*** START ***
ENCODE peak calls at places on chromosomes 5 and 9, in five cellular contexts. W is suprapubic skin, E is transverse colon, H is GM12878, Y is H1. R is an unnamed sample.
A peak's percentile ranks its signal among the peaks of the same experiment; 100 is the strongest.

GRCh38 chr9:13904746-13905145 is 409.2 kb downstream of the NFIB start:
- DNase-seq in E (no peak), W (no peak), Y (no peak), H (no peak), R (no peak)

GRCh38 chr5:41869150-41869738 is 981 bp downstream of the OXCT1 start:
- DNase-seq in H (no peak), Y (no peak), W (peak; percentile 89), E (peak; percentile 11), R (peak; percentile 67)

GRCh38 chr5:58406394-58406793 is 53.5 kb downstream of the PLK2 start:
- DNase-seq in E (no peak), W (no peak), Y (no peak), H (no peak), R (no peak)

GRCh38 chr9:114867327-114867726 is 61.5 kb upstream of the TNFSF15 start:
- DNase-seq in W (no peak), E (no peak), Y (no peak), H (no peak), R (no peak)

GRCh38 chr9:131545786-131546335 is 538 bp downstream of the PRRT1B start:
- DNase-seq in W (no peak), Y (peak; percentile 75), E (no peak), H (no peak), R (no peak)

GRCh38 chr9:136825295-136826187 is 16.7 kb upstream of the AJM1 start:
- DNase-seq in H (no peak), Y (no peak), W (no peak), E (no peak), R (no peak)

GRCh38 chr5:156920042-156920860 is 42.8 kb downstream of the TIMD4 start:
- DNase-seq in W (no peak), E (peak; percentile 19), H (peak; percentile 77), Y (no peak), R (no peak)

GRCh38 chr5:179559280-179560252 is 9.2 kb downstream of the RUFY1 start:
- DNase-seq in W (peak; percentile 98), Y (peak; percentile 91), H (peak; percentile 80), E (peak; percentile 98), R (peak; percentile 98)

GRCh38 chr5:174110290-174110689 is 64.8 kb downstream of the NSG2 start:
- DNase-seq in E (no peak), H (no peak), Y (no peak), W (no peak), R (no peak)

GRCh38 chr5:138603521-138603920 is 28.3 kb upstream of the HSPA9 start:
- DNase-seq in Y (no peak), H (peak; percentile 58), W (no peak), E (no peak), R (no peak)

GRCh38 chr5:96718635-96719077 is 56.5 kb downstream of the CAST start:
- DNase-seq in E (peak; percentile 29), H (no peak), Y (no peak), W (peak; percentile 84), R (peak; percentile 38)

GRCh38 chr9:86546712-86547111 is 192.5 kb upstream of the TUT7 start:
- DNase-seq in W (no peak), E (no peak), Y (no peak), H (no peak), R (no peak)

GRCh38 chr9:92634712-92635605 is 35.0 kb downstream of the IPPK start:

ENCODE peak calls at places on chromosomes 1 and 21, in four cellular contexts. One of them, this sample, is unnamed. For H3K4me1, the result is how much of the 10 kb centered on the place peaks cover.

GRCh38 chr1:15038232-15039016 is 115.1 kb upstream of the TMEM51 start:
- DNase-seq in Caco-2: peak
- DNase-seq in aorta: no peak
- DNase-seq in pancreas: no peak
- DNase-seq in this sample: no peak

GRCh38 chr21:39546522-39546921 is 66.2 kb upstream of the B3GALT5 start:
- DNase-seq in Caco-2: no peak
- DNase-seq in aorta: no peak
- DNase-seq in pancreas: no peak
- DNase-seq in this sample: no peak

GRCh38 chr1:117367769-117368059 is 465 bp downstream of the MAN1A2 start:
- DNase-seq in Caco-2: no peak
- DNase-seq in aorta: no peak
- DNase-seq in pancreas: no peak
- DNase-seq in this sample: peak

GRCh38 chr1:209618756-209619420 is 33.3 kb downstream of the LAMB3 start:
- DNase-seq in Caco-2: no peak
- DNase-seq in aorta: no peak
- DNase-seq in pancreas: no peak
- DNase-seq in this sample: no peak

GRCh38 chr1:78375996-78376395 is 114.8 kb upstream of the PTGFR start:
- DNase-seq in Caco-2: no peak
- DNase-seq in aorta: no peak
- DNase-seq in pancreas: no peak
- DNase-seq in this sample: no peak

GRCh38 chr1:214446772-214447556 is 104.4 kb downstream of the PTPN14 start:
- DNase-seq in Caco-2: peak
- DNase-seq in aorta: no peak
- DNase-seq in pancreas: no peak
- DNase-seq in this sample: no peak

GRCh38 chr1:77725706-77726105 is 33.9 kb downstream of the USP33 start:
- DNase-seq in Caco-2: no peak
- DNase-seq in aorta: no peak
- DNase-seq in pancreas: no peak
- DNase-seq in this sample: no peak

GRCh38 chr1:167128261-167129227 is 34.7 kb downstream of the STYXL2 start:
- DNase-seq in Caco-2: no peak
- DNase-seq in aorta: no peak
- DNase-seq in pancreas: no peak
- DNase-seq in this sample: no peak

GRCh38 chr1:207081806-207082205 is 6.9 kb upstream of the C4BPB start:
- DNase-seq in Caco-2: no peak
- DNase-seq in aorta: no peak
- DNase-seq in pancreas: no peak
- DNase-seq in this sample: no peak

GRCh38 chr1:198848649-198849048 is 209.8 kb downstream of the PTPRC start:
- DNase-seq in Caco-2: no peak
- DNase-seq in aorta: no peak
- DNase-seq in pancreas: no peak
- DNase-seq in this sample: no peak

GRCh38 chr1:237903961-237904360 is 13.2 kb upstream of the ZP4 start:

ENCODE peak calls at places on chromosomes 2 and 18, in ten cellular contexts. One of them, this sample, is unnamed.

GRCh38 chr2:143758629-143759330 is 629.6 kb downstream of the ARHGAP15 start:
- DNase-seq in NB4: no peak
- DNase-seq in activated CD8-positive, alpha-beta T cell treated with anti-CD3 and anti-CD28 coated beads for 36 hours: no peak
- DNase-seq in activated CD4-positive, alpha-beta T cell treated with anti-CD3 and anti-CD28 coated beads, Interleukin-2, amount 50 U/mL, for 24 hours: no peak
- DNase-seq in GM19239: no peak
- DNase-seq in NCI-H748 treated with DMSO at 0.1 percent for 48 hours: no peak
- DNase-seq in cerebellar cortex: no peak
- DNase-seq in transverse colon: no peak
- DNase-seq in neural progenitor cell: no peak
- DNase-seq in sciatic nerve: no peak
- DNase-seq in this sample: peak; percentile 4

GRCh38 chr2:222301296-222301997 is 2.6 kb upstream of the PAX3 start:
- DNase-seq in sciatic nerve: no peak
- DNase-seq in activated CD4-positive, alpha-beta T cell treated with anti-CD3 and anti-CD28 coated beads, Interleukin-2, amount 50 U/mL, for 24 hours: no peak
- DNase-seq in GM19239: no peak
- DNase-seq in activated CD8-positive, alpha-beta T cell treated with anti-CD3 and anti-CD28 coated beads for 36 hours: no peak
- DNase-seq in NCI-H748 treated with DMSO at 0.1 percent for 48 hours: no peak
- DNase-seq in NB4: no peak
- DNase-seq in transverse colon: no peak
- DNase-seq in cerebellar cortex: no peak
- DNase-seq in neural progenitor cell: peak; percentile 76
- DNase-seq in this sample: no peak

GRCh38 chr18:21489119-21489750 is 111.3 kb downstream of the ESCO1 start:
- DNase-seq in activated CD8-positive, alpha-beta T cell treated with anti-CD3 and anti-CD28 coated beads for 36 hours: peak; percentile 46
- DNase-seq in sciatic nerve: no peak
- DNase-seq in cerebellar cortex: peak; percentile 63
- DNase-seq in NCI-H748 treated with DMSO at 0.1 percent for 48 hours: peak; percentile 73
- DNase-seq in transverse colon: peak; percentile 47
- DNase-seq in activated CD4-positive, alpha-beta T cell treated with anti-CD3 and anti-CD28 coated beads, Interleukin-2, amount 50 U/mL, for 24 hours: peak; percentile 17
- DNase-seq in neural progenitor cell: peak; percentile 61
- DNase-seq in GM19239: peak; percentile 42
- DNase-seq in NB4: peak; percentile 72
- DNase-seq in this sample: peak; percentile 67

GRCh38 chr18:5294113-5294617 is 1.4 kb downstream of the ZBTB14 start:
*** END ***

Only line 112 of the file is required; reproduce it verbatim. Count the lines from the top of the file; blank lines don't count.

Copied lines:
- DNase-seq in NB4: peak; percentile 72